2. Cades Cove

Located in Tennessee, well within the confines of the Great Smoky Mountains National Park, Cades Cove qualifies as a staple site in the southeastern portion of the United States. The original home to decades-old settlers, Cades Cove is today beloved for its easy access and scenic wildlife surroundings. The historical element of the site alone is enough to satisfy qualifications for the National Register of Historic Places.

A geological “limestone window” defined by dated erosion, Cades Cove is home to rock formations that are more than 400 million years old. Take note of the fact that you must plan ahead if you plan on visiting Cades Cove, given the fact that it is the single-most visited location within the confines of the National Park itself. Home to Cherokee natives, European settlers and now generations of satisfied travelers, Cades Cove offers the unique synthesis of panoramic landscapes and educational immersion alike.

3. Mount Le Conte

For a truly unique Smoky Mountains experience, you need to stop by Mount Le Conte. The pride of Sevier County, Mount Le Conte offers you access to the highest peak housed entirely within the state of Tennessee. Better yet, on the way to the summit you will have ample opportunities to experience more than 5,000 feet worth of forest. The sandstone and the shale that comprise large portions of the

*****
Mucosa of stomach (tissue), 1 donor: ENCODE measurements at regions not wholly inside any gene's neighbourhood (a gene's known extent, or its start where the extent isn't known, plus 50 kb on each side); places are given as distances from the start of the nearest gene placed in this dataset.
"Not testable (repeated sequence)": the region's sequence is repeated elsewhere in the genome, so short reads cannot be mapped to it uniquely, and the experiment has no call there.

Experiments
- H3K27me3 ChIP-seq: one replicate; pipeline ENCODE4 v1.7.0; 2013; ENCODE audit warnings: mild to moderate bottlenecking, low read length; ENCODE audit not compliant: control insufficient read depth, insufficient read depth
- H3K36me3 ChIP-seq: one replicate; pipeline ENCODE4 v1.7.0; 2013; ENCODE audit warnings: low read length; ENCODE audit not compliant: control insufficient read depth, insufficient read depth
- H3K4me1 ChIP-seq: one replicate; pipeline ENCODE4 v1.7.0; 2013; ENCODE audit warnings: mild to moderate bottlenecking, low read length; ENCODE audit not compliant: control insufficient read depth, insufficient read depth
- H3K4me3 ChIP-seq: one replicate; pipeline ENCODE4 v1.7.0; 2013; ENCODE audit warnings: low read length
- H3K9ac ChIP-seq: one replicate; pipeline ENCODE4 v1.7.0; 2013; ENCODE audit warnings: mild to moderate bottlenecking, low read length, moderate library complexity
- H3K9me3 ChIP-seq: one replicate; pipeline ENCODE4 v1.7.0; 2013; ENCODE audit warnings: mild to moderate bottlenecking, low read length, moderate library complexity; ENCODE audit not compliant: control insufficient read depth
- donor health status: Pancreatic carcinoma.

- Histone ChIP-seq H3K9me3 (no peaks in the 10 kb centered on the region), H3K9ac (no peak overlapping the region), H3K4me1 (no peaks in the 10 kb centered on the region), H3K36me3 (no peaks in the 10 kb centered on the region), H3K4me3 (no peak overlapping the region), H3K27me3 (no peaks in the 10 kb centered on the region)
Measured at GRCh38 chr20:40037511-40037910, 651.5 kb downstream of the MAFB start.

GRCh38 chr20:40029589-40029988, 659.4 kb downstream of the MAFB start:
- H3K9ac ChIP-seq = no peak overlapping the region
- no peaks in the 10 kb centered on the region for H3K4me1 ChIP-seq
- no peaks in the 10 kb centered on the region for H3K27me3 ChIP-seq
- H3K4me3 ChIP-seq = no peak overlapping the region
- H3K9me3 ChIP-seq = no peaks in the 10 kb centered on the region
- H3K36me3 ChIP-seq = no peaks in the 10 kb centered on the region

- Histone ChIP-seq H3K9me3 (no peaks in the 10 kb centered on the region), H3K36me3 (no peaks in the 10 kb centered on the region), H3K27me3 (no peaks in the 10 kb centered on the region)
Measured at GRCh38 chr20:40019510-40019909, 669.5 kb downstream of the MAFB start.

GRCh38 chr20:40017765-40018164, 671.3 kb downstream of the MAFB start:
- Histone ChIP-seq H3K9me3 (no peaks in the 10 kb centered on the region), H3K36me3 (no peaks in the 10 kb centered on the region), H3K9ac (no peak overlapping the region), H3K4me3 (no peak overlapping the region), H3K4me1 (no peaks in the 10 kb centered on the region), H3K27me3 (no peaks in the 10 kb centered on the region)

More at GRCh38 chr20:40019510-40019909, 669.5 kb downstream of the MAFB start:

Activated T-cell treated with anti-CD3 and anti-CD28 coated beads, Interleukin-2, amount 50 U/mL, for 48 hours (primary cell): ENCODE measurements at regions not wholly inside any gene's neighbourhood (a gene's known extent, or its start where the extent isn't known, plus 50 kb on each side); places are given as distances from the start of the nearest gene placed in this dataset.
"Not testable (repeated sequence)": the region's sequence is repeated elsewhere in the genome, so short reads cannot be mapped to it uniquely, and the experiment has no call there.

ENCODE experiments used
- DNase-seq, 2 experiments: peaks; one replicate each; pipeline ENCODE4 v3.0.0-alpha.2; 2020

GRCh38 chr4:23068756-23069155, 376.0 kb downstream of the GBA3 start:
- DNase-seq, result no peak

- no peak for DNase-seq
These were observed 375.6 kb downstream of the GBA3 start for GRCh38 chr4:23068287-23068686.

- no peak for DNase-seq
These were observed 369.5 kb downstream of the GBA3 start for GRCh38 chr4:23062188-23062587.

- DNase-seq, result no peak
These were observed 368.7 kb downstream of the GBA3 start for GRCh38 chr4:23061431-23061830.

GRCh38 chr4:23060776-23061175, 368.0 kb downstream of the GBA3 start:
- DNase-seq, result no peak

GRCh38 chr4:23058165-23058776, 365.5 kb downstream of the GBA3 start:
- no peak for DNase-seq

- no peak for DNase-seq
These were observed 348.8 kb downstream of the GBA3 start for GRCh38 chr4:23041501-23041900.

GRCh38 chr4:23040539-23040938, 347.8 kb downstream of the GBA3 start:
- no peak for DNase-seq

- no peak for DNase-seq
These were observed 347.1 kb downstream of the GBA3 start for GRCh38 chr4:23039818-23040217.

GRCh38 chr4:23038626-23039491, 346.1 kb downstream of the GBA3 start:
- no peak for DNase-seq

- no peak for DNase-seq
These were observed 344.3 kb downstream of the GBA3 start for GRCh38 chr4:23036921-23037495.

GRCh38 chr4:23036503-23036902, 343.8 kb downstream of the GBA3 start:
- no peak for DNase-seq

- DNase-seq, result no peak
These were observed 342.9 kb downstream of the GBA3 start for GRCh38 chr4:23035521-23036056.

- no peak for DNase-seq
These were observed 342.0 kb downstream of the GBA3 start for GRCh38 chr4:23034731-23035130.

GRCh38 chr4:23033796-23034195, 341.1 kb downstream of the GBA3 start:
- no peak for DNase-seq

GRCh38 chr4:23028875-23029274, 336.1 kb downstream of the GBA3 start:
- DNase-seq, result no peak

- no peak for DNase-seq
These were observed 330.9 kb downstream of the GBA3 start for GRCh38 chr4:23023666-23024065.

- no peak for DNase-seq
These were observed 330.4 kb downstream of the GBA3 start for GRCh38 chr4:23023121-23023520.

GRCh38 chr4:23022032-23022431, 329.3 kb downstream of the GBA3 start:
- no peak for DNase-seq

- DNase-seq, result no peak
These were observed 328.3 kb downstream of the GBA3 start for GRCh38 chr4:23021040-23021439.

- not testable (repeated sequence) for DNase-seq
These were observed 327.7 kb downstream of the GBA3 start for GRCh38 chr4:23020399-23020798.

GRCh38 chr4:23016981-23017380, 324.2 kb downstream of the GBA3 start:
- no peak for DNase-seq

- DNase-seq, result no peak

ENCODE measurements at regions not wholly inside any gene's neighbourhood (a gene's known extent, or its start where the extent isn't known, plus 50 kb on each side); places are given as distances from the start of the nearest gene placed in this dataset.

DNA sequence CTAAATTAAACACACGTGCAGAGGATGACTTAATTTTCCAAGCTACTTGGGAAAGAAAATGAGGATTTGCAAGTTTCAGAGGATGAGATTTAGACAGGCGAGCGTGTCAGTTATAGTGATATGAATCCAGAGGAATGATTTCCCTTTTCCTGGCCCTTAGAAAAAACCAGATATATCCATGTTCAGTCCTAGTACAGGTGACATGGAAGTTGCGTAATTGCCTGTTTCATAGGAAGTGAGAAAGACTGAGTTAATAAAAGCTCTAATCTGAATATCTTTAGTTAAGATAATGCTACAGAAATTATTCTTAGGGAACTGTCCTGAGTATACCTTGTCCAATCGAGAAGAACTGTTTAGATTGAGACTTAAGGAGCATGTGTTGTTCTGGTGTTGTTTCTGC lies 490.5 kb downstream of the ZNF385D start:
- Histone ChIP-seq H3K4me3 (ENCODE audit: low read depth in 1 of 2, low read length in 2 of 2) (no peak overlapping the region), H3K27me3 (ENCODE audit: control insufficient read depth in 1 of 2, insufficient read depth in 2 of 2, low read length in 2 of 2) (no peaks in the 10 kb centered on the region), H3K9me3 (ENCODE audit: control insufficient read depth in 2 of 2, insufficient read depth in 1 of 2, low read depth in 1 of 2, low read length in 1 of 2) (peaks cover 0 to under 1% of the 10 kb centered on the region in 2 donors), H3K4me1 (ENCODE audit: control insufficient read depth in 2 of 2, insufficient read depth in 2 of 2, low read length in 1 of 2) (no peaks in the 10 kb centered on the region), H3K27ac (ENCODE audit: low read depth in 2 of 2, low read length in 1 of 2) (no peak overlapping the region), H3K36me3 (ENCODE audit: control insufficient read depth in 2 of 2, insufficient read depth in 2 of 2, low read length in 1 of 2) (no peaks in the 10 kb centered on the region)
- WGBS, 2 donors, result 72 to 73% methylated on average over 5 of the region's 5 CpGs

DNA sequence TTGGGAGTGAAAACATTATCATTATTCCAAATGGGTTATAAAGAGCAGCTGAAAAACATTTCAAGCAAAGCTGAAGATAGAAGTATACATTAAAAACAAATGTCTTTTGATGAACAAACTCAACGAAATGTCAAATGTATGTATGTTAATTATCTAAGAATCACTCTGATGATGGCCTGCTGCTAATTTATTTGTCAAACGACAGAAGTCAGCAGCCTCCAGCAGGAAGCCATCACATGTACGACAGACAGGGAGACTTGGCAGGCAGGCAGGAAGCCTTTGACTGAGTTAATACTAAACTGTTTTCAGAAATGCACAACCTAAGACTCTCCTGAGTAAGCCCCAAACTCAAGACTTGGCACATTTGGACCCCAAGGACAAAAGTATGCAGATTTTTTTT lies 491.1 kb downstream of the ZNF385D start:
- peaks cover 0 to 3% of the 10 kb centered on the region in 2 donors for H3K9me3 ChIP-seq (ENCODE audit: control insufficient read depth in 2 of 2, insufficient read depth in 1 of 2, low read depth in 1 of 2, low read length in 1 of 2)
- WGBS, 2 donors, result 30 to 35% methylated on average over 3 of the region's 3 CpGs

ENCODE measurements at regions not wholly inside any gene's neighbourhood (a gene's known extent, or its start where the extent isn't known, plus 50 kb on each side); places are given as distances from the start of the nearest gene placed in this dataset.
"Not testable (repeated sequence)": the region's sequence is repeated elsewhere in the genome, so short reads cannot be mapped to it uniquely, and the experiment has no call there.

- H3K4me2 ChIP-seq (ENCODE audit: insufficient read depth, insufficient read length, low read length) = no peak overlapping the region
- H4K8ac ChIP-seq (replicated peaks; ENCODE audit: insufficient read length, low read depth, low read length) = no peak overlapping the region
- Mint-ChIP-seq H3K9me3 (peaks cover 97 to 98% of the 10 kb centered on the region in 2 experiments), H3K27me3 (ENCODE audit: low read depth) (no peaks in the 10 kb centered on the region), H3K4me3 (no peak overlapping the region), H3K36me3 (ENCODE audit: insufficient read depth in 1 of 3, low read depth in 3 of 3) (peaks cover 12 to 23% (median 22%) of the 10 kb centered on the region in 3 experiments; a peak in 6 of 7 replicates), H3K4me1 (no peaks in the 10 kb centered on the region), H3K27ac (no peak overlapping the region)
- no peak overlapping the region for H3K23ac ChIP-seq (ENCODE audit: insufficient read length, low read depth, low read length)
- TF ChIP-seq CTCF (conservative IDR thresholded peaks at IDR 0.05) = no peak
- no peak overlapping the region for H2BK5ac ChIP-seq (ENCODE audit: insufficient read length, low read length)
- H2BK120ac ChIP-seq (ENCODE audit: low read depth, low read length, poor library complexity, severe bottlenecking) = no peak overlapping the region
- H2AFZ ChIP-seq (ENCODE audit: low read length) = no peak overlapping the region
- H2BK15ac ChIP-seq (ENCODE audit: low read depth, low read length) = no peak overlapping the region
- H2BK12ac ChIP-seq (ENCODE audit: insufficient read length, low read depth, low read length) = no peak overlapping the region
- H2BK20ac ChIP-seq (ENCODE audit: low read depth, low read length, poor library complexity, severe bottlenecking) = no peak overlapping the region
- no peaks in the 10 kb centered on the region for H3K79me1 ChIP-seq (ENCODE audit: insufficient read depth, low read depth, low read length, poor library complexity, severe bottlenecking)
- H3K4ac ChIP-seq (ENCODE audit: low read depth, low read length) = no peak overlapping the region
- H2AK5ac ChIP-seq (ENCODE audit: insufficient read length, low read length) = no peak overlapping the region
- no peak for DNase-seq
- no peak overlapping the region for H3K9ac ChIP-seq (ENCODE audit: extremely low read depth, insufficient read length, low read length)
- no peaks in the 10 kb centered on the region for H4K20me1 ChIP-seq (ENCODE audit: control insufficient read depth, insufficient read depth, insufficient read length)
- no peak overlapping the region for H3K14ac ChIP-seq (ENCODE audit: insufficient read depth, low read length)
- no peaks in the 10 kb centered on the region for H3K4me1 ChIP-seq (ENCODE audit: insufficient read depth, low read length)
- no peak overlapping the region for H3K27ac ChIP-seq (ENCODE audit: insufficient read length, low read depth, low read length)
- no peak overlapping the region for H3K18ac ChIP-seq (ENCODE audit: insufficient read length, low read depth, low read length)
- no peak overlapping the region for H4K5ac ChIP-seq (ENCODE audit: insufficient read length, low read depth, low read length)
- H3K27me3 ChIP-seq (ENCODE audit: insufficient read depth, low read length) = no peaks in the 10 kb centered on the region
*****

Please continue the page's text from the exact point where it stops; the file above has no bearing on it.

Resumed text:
Buckhorn Inn offers views of Mt. LeConte.

Mt. LeConte offers spectacular views.

mountain are easily 450 million years old, if not more.

Annual snowfall at Mount Le Conte totals nearly forty inches per year, so if you plan on visiting this site during the winter you would be advised to dress accordingly. Interestingly, Mount Le Conte is also renowned for its lodge near the summit itself, so if you’re looking for some award-winning hospitality along your way to the mountain’s peak, that’s an opportunity worth pursuing. If you spot a train of llamas trekking alongside of you, don’t be alarmed: llamas deliver supplies to the lodge three times a week during peak operational months. Intermediate hiking conditions and frequent opportunities for photos make the hike up Mount Le Conte worth every second of your investment.

4. Andrews Bald